"The business needs to run on its own, leveraging the partnership with its investors. We're going to apply a different work stream and a different cost basis to the model, and it's going to be helped by the investor garment maker. The manufacturers are going to tell them 'These are my costs, here's what I can buy the fabric for, here's what I can get in terms of buttons, zippers, thread, interlining.
"The management will run the team, Go Global will guide them as a board – and as part of that board are the investor garment makers. This is a beautiful formula."
A typical transaction will have a board of around five people: any more is "too many points of view." Sitting on that board will be the brand's CEO, two or three members from Go Global, and the investors – so if there are two investors, they will each have one seat.
The latter, "are a part of the strategic long-range planning; they participate in quarterly board meetings, but they're not driving the strategy or making decisions on the brand; they're a part of the conversation."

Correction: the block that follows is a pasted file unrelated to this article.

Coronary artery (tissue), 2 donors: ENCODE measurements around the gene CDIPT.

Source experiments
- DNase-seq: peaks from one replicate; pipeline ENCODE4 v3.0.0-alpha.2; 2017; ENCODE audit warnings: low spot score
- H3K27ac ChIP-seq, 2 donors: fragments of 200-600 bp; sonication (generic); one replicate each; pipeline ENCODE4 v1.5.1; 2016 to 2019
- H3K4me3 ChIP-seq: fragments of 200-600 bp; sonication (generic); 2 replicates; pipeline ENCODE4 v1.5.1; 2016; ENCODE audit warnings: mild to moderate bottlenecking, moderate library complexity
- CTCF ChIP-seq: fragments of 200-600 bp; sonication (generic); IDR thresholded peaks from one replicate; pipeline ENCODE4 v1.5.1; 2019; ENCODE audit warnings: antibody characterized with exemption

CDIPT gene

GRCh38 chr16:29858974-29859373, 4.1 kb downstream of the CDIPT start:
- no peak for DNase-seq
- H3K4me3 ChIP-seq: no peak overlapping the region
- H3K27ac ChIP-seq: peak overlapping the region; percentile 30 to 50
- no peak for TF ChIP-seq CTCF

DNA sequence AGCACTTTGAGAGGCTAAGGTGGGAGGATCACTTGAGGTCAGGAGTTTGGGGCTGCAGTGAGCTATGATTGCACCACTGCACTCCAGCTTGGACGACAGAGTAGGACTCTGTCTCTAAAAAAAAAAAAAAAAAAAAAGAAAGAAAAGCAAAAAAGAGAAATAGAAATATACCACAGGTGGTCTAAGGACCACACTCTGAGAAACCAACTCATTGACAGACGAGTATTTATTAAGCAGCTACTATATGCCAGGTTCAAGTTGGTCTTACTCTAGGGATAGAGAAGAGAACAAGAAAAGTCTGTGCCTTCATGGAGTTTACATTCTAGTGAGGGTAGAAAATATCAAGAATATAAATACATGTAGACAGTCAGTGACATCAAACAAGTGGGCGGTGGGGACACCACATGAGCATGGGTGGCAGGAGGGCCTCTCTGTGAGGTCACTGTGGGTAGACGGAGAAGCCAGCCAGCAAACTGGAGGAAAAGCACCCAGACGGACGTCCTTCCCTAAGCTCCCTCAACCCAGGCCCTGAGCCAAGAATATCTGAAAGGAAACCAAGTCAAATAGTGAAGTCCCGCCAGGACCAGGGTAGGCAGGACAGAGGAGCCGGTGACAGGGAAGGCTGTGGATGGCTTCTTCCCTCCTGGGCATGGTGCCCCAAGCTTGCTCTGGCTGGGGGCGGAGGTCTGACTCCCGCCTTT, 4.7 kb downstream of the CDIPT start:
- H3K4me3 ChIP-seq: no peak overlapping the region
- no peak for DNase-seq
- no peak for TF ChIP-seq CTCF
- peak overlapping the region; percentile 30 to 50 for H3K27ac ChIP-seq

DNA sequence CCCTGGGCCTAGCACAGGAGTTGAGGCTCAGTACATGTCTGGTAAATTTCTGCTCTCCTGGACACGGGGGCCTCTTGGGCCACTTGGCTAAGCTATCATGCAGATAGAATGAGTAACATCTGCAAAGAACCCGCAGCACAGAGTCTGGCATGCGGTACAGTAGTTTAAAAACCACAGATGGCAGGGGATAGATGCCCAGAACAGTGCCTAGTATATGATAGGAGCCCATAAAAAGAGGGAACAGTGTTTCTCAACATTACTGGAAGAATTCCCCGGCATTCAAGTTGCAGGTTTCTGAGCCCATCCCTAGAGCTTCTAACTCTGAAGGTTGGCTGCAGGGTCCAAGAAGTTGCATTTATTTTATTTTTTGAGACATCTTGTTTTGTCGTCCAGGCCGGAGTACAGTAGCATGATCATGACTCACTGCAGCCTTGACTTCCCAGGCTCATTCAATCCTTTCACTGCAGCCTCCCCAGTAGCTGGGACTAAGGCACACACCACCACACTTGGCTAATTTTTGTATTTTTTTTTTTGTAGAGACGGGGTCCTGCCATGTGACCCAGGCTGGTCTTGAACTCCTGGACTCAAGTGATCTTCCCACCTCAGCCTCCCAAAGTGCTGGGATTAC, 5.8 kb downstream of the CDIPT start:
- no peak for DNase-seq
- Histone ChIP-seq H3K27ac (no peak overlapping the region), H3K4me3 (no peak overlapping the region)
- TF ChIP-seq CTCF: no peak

Plans are already in the pipeline for "one to two more deals this year. We will scale as a firm also."
Not surprisingly, Streader is optimistic about the future of retail.
"You have to be progressive in your thinking, you have to be dynamic in how you approach the ever-changing consumer, and you have to be willing to evolve with these changing times.
"Don't set a five-year plan now and expect to follow that five-year plan. By year three it's no longer relevant. I blame leadership in many of these brands for not having the vision to be as dynamic and nimble and to change with the times.
"Brands and retailers that succeed are keeping their finger on the pulse and making investments where they need to be made, and not responding to the squeaking wheel.
"There are many ways to approach the consumer: but it has to be about the consumer. Who's our core customer, what does he or she want, and responding in the brand or retail setting, which could be online, brick-and-mortar or pop-ups. Brands that focus on the consumer are going to win if their message and product or service is right."
As for Go Global, he remains pragmatic. "This is not a silver bullet, it's not a solution to everything, but it's a win-win for the factory and the brand."